However, if you're like me and are up for a DIY project, the best source for reclaimed wood are salvage yards. My favorite is Community Forklift just outside of Washington, DC. There's a huge selection and the prices are unbelievable. For example, I recently bought a whole trunk full of wood for $11. That included a 5 foot 2" x 12", a 4 foot 2" x 12",an 8 foot 2" x 8", an 8 foot 2" x 4", and a few smaller pieces. In addition to lumber, they have other cool stuff like this mantel I picked up for $85! (You'll be seeing more of this mantel in future posts!)

What do you do with the wood once you get it?

If you're dealing with wood from a salvage yard, you'll have a little work ahead of you, but it's all pretty straightforward.

1. First things first.
Cut the wood to the size you need. Remove any loose or protruding nails. If you can't remove the nails, then hammer them flush with the surface of the wood. Also remove any large loose splinters. If there are large splits in the wood, you may have to use some glue to hold it together. I used Liquid Nails, but any good wood glue will do. I like the rustic look of the wood, so I didn't attempt to repair holes or rough spots.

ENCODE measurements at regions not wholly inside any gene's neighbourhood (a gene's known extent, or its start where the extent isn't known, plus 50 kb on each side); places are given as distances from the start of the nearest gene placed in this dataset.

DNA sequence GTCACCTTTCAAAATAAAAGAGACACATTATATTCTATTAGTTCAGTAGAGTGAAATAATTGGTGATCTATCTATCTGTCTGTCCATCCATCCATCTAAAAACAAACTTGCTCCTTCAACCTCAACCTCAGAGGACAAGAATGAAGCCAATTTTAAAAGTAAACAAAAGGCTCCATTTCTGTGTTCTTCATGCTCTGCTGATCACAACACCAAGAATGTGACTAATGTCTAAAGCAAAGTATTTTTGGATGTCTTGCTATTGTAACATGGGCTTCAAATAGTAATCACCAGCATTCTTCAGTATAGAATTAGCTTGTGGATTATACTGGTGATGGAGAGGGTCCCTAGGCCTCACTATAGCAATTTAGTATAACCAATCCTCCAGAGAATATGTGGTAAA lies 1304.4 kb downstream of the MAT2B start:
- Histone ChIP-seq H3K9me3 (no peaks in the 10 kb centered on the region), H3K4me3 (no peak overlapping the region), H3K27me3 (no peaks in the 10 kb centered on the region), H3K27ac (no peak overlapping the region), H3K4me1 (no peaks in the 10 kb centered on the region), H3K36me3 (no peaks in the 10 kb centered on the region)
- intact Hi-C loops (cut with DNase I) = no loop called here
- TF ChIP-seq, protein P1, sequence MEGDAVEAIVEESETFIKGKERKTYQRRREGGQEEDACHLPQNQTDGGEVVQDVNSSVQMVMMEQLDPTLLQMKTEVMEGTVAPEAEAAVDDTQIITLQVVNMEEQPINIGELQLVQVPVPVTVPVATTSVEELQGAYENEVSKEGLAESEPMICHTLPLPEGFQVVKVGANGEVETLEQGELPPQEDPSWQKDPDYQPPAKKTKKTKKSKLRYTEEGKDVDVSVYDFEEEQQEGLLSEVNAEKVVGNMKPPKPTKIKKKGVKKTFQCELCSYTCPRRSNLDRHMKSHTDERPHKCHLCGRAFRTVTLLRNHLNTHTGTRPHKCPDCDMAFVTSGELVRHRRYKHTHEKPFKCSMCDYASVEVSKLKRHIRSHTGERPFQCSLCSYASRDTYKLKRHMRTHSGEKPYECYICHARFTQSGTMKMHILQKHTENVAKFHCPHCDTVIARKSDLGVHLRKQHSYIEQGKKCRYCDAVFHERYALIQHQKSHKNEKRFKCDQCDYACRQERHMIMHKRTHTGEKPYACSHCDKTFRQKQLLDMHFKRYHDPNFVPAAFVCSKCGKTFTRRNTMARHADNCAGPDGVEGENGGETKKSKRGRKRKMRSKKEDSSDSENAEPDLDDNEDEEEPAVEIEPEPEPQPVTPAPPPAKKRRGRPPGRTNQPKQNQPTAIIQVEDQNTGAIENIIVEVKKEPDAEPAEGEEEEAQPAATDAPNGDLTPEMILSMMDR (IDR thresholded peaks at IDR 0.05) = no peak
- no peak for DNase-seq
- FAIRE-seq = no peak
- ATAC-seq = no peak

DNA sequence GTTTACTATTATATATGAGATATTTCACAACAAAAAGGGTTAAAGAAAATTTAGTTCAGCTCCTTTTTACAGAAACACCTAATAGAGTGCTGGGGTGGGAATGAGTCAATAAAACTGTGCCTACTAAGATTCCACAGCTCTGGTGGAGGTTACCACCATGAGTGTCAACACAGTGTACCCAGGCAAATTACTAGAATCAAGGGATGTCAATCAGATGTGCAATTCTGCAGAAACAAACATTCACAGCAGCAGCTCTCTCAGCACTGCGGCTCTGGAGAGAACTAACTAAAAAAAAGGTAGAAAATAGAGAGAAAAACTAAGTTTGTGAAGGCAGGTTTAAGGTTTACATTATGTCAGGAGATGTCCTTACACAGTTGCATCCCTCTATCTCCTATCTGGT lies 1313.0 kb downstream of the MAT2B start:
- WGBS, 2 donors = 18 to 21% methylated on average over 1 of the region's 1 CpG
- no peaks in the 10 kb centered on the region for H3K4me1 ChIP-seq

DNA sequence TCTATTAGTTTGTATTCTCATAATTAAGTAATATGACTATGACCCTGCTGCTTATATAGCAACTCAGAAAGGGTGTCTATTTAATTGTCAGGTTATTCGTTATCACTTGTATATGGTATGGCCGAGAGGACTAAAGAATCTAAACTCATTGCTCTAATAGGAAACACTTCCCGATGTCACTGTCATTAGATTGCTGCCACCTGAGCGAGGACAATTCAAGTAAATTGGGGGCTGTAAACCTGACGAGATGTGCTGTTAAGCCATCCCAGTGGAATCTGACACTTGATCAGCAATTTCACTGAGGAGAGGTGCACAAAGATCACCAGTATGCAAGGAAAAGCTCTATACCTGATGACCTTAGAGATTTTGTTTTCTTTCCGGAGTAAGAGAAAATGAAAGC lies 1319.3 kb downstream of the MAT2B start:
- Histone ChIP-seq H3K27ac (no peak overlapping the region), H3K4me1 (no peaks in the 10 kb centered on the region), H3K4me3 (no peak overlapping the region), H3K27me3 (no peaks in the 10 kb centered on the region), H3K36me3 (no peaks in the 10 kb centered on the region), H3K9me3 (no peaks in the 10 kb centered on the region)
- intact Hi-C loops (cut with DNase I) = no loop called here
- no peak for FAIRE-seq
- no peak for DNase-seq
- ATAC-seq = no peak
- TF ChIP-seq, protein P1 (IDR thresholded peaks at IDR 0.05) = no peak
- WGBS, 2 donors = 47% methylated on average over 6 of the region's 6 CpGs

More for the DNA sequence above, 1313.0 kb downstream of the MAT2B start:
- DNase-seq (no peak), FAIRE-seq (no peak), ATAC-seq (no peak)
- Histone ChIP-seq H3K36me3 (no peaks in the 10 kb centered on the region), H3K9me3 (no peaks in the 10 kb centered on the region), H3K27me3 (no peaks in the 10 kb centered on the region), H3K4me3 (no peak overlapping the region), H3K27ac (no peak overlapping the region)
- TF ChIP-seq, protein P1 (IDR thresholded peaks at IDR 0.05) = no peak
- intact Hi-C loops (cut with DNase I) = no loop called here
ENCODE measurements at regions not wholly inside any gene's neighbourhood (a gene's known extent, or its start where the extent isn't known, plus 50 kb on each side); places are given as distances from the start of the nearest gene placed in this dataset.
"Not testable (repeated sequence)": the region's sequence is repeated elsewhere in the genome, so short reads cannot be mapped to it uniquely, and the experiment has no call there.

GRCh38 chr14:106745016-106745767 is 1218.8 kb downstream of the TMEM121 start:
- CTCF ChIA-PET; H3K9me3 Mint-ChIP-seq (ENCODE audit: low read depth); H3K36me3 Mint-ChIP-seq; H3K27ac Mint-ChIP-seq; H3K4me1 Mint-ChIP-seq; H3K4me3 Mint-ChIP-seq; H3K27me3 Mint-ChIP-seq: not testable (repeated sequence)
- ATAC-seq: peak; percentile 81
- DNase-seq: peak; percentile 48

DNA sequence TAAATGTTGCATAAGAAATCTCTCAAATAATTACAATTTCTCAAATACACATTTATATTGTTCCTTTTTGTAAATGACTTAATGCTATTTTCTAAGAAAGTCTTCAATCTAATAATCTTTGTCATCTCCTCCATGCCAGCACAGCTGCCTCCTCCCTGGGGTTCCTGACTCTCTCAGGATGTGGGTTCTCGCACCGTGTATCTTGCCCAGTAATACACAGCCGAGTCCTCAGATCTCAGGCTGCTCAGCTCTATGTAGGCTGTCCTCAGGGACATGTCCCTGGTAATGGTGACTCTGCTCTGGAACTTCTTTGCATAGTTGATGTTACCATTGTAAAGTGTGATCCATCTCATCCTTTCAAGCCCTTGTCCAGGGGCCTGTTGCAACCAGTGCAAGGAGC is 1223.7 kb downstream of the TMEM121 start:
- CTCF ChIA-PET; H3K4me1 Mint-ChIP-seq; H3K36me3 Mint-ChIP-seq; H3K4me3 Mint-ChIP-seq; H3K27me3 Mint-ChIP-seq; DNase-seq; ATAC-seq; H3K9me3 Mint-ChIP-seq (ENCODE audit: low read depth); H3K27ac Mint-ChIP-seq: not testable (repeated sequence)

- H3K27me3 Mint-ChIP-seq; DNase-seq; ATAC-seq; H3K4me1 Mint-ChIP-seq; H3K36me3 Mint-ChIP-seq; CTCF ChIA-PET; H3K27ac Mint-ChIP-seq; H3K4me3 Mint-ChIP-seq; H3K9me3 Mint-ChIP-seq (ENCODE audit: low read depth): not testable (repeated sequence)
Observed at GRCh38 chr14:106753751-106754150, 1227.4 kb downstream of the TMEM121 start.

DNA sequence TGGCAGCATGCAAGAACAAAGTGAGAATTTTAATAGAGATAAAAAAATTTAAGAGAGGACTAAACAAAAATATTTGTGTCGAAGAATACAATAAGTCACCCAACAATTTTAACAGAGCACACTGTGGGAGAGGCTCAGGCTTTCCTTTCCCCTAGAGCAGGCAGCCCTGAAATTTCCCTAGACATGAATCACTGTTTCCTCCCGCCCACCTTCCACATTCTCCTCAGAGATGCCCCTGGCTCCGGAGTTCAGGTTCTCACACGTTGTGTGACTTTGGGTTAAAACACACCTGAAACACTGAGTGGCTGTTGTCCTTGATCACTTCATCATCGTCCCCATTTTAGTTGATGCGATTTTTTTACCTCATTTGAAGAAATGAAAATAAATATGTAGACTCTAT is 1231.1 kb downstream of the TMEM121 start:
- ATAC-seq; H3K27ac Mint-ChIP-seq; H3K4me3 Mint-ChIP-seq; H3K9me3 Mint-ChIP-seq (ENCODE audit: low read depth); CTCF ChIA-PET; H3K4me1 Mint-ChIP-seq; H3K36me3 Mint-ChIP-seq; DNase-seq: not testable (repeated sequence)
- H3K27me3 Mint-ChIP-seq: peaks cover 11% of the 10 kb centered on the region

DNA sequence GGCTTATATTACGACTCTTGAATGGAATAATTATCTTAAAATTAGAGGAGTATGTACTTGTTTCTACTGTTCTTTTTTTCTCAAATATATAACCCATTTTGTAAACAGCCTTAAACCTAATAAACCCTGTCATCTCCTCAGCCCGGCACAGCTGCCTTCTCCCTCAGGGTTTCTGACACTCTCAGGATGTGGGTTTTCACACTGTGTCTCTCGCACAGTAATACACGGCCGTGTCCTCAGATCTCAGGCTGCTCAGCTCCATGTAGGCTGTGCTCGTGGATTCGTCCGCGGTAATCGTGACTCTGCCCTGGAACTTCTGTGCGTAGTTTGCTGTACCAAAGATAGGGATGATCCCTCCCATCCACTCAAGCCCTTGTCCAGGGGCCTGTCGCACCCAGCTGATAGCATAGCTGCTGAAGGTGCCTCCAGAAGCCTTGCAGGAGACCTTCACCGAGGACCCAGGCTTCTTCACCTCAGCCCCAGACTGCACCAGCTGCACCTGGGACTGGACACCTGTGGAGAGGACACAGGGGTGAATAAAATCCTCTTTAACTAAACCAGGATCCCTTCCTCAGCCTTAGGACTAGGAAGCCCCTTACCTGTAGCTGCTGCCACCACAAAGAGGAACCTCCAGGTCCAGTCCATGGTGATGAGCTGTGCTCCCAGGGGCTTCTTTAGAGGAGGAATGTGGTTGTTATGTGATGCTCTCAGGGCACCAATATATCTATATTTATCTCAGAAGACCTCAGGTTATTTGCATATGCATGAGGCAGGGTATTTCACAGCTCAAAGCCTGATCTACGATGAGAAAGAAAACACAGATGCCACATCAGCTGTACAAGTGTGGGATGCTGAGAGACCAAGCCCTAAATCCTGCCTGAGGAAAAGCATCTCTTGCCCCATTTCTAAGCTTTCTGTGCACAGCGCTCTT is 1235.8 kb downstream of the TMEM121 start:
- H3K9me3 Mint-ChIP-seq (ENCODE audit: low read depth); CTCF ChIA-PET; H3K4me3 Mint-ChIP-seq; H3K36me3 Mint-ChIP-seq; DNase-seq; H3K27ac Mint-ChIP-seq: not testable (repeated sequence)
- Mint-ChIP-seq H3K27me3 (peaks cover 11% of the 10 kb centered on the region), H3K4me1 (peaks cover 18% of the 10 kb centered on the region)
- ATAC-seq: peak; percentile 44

2. Give your wood a bath.
Reclaimed wood is often very dirty. So before you do anything else, you'll have to clean it. You will need heavy rubber gloves, dish detergent, warm water, and a scrubber or brush. Give the wood a good cleaning on all surfaces. Be careful--not only is the wood likely to be dirty, but it will probably have a lot of splinters. That's why you need the gloves--or a good pair of tweezers! When you're done, lean the wood up against a wall and let dry overnight.

3. Now that your wood is nice and clean, thoroughly sand all the surfaces. This is best done with an electric sander.